The whistles themselves consist of rising and falling pitches and tones that can easily replace spoken words. It may seem bizarre, but this language was developed for a practical reason. La Gomera is mostly mountainous, full of ravines and vast valleys. The whistles allow the locals to communicate more effectively across great distances. If you yell over a ravine, the sound might be heard to the other side, but it may probably end up jumbled and distorted. But if you whistle, the pitch will be relayed almost perfectly, and the message will sound clearly and completely intact as it reaches the other side. Vowels and consonants are distinguished by the rising and falling of the whistled melody, and when they are bound together, they create words, phrases, or sentences.
If whistling is not your thing, there’s Xhosa to get your tongue to work out by clicking. Xhosa is a Nguni Bantu language and is the official language of South Africa and Zimbabwe.
Compared to the other languages on the list, Xhosa may be considered pretty mainstream, as it has about 8.2 million native speakers. Another 11 million speak Xhosa as a second language. But Xhosa still deserves a spot because of its uniqueness – it has 18 clicking consonants. The word itself, “Xhosa,” is pronounced with a click at the beginning.
The clicks fall into three categories and tend to give foreigners, who dare to reproduce the clicking sounds, quite a challenge. Xhosa has absorbed some vocabulary from surrounding languages, such as English and Afrikaans, into its own.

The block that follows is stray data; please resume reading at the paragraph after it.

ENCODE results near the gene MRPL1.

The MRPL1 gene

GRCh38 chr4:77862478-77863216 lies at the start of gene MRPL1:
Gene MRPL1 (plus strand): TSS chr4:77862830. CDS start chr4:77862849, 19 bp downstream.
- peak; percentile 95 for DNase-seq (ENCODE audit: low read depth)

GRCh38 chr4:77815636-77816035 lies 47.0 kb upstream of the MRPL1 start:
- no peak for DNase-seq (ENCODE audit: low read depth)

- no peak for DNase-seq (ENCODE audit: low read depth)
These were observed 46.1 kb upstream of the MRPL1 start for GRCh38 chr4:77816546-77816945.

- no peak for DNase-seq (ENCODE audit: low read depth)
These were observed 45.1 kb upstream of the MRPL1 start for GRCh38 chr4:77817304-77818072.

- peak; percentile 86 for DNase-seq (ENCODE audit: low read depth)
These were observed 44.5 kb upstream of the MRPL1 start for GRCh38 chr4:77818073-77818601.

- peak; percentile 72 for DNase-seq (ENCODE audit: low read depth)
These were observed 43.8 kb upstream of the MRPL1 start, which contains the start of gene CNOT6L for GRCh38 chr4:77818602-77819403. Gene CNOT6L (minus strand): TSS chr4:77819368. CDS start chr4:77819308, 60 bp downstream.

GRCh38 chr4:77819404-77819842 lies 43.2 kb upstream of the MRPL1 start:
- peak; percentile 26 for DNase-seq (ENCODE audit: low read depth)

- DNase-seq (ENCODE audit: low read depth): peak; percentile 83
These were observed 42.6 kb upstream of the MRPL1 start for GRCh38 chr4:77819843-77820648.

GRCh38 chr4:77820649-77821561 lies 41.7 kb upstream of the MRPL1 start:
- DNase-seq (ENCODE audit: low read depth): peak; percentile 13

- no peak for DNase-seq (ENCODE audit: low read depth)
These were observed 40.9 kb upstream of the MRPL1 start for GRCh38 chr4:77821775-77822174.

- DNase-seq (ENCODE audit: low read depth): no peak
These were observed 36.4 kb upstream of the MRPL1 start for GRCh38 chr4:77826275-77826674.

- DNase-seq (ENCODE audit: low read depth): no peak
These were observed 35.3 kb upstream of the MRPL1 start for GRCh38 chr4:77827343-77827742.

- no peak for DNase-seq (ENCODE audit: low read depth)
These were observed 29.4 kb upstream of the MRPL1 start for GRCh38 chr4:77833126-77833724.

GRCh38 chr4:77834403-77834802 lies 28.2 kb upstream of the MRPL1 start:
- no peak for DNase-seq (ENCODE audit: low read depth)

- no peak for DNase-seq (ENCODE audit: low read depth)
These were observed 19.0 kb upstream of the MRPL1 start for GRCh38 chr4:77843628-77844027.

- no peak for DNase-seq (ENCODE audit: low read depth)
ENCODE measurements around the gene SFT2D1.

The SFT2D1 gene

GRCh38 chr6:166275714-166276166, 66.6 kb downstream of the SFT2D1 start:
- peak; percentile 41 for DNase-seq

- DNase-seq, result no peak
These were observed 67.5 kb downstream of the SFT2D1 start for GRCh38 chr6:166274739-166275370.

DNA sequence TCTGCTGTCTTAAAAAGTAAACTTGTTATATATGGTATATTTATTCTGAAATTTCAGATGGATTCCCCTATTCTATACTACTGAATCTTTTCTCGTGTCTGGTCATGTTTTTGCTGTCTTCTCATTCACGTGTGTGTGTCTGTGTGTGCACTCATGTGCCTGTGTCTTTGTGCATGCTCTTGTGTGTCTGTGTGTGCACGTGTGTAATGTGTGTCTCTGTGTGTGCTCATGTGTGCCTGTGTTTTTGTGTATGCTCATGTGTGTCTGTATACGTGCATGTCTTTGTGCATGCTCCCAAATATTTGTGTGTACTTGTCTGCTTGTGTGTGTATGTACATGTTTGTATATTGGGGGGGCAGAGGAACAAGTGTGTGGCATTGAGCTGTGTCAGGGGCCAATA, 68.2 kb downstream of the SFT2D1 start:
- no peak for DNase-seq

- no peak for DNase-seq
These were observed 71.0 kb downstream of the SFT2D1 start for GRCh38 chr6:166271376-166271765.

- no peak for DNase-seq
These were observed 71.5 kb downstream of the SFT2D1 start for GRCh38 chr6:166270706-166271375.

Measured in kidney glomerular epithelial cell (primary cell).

Pirahã is currently one of the most endangered languages. It is spoken by about 250 to 380 people (as of 2009) who belong to the isolated Pirahã tribe in Brazil.
Pirahã is the last surviving dialect of the Mura language of the Amazonas. All other Mura languages have become extinct in the last few centuries as most Mura people have shifted to the more dominant Portuguese.
Pirahã is one of the simplest languages in existence, having only ten to twelve phonemes (sounds). What makes this language even more unique is that it has no specific words for colors. It may seem challenging for an outsider who has to go through terms without exactness, but for the Pirahã people, they are able to communicate without much difficulty. And the Pirahã language does have alternatives for colors. Instead of specific colors such as “red” or “green,” Pirahãs describe them in shades, such as “light” and “dark.” When they are talking about numbers and amounts, they describe them as “many” or “few.”
In addition to the ten to twelve sounds, Pirahã people also use humming and whistling to communicate.
If Pirahã is not the simplest language in the world, then the title should go to Rotokas, which is one of the over 850 languages in Papua New Guinea. Like Pirahã, Rotoka is believed to have only 12 phonemes (sounds) and 12 letters. As if it isn’t enough, Rotokas also lacks nasal consonants.
6) !Xóõ (Taa)
From the simplest languages, let’s go to the world’s most complex language, probably – the !Xóõ or Taa language! !Xóõ or Taa is another “clicking language,” which is native to Botswana and Namibia. It is spoken by about 2,500 people.